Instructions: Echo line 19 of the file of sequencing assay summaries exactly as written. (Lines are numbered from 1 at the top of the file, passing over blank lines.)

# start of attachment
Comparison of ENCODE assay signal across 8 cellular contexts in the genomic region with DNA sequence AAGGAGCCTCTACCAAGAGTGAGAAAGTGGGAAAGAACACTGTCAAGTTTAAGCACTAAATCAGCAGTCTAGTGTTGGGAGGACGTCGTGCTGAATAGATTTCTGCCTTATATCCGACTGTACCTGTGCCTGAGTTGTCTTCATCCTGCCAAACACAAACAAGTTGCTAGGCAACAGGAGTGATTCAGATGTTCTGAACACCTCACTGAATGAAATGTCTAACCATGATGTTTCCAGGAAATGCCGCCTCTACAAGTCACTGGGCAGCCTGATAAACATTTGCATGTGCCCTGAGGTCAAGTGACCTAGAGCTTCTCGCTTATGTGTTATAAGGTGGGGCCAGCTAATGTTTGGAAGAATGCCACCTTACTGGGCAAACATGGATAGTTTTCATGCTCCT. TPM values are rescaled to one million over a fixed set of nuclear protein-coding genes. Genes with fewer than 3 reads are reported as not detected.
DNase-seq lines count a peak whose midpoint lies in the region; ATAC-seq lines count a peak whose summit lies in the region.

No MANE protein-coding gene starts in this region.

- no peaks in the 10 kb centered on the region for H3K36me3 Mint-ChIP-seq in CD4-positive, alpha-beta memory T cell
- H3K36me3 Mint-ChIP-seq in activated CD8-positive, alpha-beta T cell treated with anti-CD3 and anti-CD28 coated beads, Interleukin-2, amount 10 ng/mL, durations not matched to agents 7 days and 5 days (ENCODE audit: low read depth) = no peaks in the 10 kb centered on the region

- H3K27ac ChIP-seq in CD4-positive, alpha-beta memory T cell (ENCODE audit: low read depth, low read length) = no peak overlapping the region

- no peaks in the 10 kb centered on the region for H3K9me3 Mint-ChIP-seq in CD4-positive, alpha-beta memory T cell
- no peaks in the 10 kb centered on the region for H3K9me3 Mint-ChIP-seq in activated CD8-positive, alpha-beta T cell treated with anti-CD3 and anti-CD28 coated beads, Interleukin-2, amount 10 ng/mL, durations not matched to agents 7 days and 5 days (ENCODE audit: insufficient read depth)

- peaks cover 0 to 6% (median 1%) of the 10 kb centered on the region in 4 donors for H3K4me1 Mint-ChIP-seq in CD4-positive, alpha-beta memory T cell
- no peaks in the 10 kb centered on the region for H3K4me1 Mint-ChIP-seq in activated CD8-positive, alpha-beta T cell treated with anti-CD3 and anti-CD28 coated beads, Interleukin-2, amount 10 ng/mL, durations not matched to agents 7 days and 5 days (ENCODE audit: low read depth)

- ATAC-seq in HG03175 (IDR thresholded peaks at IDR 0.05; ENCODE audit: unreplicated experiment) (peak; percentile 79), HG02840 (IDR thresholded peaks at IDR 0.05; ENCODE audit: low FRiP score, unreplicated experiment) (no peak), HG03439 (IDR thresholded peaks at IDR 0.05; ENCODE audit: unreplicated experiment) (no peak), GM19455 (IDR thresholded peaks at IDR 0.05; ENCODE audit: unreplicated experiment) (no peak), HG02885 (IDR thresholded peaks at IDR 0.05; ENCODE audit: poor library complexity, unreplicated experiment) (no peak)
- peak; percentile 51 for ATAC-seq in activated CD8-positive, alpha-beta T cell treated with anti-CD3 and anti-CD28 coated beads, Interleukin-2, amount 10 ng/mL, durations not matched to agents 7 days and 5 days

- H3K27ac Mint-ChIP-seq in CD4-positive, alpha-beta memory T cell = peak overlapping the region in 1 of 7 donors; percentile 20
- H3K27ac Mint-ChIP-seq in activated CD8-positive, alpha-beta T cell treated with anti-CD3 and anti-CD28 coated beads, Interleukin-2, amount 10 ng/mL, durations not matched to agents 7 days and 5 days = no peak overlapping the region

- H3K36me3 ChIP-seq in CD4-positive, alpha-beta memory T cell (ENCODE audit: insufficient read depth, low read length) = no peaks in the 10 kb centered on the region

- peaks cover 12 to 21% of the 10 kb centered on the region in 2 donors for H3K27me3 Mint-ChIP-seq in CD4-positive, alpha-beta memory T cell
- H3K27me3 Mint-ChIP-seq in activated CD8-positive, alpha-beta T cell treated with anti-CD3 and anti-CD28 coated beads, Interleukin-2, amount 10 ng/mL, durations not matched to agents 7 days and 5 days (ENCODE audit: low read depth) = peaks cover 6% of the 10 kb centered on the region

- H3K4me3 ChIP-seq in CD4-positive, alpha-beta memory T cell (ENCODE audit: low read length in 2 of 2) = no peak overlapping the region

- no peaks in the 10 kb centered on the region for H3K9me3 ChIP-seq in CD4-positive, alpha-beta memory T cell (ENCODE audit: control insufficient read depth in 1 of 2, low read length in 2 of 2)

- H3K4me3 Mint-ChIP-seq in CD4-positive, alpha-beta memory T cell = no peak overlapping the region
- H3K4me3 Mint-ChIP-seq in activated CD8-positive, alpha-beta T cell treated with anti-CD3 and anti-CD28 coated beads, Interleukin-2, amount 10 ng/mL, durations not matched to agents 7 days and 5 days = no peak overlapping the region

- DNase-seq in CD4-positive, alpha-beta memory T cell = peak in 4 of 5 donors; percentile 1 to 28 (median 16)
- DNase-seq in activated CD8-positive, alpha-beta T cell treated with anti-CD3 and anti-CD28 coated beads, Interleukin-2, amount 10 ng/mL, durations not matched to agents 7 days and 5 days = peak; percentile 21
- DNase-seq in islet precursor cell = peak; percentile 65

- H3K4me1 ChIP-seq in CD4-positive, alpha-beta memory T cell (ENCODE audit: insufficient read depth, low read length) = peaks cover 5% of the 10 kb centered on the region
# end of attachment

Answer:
- no peaks in the 10 kb centered on the region for H3K9me3 ChIP-seq in CD4-positive, alpha-beta memory T cell (ENCODE audit: control insufficient read depth in 1 of 2, low read length in 2 of 2)